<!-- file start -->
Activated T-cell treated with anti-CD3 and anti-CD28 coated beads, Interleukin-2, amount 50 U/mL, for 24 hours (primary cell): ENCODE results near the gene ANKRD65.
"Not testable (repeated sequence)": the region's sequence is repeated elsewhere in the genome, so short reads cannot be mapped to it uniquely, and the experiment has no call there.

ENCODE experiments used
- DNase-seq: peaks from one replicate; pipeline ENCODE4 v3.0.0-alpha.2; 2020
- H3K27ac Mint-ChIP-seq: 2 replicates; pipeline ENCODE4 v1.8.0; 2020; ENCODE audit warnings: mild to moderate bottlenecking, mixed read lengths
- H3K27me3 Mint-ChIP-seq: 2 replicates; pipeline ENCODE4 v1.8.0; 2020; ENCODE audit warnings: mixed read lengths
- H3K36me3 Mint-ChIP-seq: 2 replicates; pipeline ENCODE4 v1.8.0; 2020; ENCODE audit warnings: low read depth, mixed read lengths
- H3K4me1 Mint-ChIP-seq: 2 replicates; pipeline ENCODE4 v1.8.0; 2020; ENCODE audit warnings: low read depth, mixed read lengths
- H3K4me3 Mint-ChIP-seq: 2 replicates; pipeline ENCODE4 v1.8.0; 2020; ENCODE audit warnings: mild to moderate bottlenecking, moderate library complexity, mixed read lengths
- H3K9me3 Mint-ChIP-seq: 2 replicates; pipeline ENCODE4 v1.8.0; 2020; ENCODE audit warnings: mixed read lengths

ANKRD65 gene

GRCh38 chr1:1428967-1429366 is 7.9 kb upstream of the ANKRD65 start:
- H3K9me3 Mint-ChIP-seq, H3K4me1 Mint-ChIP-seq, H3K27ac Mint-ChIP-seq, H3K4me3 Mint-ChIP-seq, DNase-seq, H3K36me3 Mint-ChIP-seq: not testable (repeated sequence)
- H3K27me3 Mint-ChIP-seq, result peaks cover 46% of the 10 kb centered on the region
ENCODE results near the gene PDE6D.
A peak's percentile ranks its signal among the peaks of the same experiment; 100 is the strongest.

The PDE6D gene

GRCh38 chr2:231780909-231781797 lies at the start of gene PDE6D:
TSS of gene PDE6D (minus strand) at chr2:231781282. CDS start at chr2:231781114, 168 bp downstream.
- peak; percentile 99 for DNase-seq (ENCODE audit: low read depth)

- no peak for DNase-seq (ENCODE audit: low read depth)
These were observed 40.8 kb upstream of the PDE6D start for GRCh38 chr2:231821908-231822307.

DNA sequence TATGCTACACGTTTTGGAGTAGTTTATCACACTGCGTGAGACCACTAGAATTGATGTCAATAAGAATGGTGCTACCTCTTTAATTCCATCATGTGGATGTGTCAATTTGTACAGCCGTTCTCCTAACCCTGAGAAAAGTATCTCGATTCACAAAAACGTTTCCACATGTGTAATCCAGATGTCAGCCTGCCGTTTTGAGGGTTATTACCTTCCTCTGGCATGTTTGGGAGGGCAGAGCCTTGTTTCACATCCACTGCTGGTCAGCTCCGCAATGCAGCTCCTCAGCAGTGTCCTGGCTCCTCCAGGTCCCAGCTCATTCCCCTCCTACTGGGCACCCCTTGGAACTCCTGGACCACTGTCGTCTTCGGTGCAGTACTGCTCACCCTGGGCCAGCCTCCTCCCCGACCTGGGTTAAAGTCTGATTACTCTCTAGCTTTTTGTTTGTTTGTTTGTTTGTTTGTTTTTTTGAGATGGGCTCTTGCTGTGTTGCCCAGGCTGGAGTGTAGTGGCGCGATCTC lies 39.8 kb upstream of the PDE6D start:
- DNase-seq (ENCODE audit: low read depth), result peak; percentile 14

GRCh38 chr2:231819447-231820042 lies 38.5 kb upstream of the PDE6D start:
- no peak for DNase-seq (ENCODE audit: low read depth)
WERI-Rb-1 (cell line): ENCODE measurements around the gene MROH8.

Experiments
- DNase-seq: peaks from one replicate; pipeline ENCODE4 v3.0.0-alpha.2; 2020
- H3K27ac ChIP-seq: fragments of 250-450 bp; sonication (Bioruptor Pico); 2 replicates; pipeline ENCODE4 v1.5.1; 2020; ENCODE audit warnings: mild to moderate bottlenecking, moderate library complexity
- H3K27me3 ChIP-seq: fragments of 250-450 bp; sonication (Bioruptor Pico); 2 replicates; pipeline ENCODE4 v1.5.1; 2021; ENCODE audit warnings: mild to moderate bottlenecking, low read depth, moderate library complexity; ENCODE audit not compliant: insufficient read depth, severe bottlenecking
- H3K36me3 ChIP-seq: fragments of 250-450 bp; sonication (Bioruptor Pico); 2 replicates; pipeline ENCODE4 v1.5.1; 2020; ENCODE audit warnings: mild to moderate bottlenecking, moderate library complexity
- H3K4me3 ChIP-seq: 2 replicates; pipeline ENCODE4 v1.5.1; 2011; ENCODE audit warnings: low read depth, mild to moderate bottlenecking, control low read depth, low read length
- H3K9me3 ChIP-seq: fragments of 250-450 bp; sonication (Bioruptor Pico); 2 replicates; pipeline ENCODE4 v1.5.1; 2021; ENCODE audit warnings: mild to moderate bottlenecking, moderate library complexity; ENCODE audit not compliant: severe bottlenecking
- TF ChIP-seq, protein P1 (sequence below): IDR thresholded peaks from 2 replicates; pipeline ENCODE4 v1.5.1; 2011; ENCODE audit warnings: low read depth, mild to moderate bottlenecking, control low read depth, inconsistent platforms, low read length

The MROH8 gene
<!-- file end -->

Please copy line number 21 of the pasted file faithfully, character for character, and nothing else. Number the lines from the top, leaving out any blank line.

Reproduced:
- no peak for DNase-seq (ENCODE audit: low read depth)